Yes, not fuzzy, but also so intentionally centered and not bounded. Boyle takes a centered approach not only as an alternative to bounded church, but, even more so, to the bounded character of gangs. He writes, “Gangs are bastions of conditional love—one false move, and you find yourself outside. Slights are remembered, errors in judgment held against you forever” (Tattoos, 94). Homeboy Industries seeks to offer the alternative, a community of unconditional love that avoids the boundedness of the gang and the judgementalism of society. I recommend reading the books and taking notes, as I did, on how to improve at practicing a centered approach. Here are just two items from my notes.
Like many recovery programs, those who work at Homeboy must do drug testing. Yet, reflect on Boyle’s explanation for their strict approach: “Embarking on the ‘the good journey’ requires confronting the inevitable emotional obstacles in that path. It’s always a painful process, and we don’t want them to numb themselves by self-medication. Once they let go of the hatred for their gang rivals—every homie’s starting point—they are left to deal with their own pain” (Choir, 84).
When we step away from anxiety about the purity of the group and the imperative of drawing lines of exclusion, we can follow Father Boyle in turning from judgmentalism to compassionate accompaniment. He states, “the ultimate measure of health in any community might well reside in our ability to stand in awe at what folks have to carry rather than judgement at how they carry it” (Choir, 51).
I am getting increasingly uncomfortable with each additional paragraph I write in this blog. I have shared ideas, insights—and there are some great insights in the books—but first and foremost Boyle is a great story teller. His books, unlike my blog, are not essays. Immerse yourself in the stories, laugh with him, cry with him, learn with him. (To get a taste of the stories in the book listen to this Ted Talk.)
So, just one more insight to end with. Perhaps what most impresses me with the books is how much they affirm Bob Brenneman’s thesis in Homies and Hermanos, and James Gilligan’s thesis in Violence. At the root of addiction, violence, gang membership is shame. Boyle communicates this through stories and captures it in great lines like: “there is a palpable sense of disgrace strapped like an oxygen tank onto the back of every homie I know. . . they strut around in protective shells of posturing” (Tattoos, 52). Boyle seeks to counter “the wreck of a lifetime of internalized shame” by communicating the reality that “God finds them (us) wholly acceptable” (Tattoos, 44). “One of the signature marks of our God is the lifting of shame” (Choir, 135). Boyles calls us to follow Jesus in showering the shamed with love and dignity through radical inclusion and kinship. “Precisely to those paralyzed in this toxic shame, Jesus says, ‘I will eat with you.’ . . . He goes where love has not yet arrived. . . Eating with outcasts rendered them acceptable” (Tattoos, 70).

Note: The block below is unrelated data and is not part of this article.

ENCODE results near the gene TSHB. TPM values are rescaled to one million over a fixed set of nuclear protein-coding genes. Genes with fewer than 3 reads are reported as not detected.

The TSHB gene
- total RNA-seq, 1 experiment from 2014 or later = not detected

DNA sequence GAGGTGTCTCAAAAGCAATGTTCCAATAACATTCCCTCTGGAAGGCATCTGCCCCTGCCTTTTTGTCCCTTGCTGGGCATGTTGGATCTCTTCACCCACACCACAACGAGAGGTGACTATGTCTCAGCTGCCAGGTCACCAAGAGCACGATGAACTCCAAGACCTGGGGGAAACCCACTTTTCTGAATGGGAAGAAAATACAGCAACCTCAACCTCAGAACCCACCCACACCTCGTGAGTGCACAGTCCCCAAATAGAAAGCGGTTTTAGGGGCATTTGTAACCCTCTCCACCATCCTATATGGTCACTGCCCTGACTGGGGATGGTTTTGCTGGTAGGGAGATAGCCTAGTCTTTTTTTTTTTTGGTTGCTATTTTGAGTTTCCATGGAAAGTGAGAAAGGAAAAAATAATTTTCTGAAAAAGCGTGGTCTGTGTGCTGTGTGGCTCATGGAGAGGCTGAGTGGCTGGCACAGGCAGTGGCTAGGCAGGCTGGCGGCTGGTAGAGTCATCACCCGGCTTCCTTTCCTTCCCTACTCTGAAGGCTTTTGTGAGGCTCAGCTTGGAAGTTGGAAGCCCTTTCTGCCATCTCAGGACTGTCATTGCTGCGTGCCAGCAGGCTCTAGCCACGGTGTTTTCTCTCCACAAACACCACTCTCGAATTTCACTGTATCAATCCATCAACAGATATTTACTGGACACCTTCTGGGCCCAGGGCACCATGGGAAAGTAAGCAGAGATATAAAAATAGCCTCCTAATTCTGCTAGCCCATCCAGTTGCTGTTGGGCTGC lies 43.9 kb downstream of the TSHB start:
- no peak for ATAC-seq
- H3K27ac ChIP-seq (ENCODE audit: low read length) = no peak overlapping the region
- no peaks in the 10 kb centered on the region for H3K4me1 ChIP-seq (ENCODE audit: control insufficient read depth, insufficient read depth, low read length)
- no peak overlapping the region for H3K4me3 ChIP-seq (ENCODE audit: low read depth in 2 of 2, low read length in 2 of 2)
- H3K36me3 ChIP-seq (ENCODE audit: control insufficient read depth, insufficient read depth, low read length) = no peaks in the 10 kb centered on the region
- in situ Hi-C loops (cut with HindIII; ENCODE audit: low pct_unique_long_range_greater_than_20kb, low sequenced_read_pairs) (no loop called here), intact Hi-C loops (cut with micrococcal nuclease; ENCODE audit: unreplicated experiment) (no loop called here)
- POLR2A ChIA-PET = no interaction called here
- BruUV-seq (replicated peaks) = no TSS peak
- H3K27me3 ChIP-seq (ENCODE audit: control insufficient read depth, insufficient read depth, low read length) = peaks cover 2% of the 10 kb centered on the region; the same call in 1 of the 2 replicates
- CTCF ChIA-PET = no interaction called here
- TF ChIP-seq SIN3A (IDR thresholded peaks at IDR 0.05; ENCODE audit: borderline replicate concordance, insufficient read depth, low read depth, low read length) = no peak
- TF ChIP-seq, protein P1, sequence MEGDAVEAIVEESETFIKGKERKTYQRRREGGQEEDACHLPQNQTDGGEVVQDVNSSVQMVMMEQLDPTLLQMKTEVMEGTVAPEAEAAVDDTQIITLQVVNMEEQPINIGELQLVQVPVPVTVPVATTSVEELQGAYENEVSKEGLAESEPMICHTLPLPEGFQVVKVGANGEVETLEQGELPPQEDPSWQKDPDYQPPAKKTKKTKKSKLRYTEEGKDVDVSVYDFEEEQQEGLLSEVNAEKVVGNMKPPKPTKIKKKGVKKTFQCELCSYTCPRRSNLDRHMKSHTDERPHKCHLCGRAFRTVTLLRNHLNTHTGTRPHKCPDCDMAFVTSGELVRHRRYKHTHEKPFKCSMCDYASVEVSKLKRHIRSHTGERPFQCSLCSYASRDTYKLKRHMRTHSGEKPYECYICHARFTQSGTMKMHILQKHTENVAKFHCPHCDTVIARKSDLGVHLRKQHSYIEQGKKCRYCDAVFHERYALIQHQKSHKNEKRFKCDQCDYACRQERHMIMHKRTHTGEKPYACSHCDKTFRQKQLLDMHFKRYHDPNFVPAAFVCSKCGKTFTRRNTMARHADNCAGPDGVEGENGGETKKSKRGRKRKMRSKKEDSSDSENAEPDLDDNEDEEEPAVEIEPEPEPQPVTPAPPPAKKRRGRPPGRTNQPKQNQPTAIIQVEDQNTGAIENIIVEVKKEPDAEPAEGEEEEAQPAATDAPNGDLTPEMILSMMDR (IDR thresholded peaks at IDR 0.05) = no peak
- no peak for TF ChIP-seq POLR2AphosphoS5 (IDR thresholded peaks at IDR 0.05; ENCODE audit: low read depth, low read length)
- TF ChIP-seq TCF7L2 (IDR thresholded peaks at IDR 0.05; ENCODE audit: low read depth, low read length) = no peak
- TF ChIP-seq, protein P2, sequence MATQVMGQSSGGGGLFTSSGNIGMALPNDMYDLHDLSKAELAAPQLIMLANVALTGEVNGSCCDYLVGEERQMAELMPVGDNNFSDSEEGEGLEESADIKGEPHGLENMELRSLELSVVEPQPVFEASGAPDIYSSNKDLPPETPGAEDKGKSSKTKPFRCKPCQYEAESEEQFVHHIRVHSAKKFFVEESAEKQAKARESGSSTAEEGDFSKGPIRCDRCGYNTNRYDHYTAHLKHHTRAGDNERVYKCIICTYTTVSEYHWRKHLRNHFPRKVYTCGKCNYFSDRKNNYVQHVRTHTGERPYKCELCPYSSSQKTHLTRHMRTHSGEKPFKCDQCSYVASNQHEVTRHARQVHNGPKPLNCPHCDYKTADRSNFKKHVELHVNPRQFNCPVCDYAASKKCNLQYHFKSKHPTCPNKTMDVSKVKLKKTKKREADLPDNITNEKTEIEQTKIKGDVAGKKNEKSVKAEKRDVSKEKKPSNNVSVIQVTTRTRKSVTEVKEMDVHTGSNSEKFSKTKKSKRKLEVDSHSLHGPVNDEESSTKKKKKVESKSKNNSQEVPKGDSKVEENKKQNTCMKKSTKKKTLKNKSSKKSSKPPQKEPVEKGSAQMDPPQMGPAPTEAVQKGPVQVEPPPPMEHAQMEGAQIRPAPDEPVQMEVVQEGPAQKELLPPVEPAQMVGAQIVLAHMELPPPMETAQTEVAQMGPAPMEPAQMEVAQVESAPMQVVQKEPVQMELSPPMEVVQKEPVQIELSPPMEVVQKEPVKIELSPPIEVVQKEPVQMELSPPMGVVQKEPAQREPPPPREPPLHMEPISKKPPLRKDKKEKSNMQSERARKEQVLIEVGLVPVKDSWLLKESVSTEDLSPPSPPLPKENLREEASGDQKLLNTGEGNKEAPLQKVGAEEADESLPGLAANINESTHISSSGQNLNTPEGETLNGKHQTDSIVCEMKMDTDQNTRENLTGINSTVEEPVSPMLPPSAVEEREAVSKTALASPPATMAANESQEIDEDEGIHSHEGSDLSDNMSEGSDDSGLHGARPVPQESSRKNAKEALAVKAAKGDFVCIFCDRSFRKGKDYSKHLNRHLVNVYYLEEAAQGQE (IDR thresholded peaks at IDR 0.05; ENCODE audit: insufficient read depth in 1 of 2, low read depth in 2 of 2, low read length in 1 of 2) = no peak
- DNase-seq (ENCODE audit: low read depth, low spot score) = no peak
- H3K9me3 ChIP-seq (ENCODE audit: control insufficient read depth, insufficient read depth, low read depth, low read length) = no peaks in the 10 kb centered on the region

I end with Father Boyle’s words:
Soon we imagine, with God, this circle of compassion. Then we imagine no one standing outside of that circle, moving ourselves closer to the margins so that the margins themselves will be erased. We stand there with those whose dignity has been denied. We locate ourselves with the poor and the powerless and the voiceless. At the edges, we join the easily despised and the readily left out. We stand with the demonized so that the demonizing will stop. We situate ourselves right next to the disposable so that the day will come when we stop throwing people away. The prophet Habakkuk writes, “The vision still has its time, presses on to fulfillment and it will not disappoint. . . and if it delays, wait for it” (Tattoos, 190).